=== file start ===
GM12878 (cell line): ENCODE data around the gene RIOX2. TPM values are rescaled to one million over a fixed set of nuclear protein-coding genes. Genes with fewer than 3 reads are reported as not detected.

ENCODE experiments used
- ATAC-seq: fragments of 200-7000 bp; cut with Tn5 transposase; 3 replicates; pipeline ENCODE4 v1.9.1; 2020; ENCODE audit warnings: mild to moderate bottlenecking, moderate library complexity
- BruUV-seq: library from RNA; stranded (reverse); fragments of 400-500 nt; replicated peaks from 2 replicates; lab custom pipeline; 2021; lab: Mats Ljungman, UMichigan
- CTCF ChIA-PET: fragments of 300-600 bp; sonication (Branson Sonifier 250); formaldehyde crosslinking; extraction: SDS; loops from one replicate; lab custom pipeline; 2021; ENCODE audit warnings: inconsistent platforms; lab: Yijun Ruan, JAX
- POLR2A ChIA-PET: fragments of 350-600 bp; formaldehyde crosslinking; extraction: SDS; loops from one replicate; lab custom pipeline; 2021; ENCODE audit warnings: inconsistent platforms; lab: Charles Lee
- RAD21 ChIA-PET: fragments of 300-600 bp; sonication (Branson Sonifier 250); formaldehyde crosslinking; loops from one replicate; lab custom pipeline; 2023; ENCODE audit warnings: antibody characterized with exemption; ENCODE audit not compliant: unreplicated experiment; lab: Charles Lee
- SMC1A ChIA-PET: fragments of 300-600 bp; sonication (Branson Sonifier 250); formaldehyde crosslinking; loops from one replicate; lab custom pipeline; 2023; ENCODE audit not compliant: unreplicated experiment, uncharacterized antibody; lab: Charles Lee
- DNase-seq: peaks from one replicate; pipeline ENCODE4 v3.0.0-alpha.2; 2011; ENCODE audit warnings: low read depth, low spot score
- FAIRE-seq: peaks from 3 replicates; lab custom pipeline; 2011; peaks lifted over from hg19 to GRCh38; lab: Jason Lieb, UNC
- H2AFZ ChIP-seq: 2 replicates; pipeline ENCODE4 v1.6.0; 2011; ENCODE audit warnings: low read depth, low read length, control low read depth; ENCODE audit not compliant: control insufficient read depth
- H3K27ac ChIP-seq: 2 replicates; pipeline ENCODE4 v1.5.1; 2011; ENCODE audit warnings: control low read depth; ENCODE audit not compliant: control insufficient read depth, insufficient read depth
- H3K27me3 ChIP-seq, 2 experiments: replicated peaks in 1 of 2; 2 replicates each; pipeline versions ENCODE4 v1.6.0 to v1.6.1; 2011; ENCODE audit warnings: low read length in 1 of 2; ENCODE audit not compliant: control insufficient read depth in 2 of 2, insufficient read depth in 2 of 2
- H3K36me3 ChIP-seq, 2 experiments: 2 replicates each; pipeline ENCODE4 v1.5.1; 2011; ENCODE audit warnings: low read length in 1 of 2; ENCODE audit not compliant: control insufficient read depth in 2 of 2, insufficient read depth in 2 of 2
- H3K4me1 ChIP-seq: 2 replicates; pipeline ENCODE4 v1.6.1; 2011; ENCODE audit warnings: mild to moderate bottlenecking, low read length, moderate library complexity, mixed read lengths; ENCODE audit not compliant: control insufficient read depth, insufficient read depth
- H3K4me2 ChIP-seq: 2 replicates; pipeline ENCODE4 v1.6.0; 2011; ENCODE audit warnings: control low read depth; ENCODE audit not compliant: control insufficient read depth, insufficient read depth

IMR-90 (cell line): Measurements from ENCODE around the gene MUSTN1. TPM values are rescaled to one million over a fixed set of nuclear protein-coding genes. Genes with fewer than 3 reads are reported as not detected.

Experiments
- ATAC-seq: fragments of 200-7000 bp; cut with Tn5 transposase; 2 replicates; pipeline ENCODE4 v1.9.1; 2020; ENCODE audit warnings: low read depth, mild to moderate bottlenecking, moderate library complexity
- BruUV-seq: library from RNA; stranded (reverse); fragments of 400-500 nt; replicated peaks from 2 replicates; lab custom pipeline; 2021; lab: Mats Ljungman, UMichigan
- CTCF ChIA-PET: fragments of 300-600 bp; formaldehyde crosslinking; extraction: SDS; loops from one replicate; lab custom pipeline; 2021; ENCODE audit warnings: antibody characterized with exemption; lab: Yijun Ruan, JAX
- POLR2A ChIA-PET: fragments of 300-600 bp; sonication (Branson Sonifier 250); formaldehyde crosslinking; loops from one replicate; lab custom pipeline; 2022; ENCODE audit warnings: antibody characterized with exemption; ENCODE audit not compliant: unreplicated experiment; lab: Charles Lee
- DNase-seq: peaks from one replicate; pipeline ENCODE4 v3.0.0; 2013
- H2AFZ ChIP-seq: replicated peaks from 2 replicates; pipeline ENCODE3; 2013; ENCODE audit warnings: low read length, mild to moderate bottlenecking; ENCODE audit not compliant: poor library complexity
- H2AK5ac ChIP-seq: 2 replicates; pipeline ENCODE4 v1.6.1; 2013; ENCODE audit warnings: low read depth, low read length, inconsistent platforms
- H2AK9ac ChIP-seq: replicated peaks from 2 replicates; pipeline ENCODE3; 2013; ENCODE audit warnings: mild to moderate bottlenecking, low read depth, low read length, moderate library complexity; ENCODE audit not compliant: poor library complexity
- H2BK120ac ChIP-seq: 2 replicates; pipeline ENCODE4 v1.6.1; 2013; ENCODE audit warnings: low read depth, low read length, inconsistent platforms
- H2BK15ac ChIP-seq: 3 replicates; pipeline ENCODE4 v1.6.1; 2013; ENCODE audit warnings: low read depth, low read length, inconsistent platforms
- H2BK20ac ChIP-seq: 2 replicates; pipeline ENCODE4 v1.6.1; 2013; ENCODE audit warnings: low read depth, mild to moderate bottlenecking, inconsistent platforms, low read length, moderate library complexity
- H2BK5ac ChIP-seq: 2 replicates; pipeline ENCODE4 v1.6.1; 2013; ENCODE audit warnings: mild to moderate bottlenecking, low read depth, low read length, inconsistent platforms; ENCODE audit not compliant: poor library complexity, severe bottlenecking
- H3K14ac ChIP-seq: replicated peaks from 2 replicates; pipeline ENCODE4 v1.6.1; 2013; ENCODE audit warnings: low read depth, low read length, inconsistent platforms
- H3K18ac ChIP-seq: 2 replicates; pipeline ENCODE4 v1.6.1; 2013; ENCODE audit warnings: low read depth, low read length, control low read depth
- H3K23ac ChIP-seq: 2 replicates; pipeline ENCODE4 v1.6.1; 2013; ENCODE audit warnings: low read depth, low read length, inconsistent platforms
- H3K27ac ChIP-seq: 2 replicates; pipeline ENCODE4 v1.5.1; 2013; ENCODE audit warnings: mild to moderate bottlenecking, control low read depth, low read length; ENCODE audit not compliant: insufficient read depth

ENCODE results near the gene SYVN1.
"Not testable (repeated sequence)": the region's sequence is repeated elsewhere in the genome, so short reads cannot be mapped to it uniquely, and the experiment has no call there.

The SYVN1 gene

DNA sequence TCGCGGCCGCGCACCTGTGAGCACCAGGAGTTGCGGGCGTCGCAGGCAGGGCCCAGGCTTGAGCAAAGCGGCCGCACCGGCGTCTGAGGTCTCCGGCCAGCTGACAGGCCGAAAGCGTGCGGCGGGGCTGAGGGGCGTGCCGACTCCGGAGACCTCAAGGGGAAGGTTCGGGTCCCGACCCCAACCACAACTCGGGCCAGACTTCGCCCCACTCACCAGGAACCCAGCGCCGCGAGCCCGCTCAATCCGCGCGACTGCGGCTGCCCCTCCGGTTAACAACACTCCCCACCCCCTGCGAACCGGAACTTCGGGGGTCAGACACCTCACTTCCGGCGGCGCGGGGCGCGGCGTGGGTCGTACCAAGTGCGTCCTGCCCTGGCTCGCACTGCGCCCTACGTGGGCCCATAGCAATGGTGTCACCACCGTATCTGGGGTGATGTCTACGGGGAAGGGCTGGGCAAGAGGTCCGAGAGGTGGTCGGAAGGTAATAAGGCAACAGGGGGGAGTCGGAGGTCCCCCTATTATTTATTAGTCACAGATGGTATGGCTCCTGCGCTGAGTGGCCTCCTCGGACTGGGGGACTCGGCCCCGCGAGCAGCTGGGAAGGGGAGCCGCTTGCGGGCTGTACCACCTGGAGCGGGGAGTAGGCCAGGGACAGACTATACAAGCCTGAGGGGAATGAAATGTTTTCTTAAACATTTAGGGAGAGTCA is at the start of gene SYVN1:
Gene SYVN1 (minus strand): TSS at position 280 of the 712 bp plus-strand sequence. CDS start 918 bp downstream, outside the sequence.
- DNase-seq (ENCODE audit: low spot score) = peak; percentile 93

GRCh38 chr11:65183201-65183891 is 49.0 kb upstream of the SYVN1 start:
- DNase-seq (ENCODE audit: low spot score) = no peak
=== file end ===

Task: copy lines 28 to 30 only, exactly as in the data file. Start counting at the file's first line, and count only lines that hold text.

- H2BK15ac ChIP-seq: 3 replicates; pipeline ENCODE4 v1.6.1; 2013; ENCODE audit warnings: low read depth, low read length, inconsistent platforms
- H2BK20ac ChIP-seq: 2 replicates; pipeline ENCODE4 v1.6.1; 2013; ENCODE audit warnings: low read depth, mild to moderate bottlenecking, inconsistent platforms, low read length, moderate library complexity
- H2BK5ac ChIP-seq: 2 replicates; pipeline ENCODE4 v1.6.1; 2013; ENCODE audit warnings: mild to moderate bottlenecking, low read depth, low read length, inconsistent platforms; ENCODE audit not compliant: poor library complexity, severe bottlenecking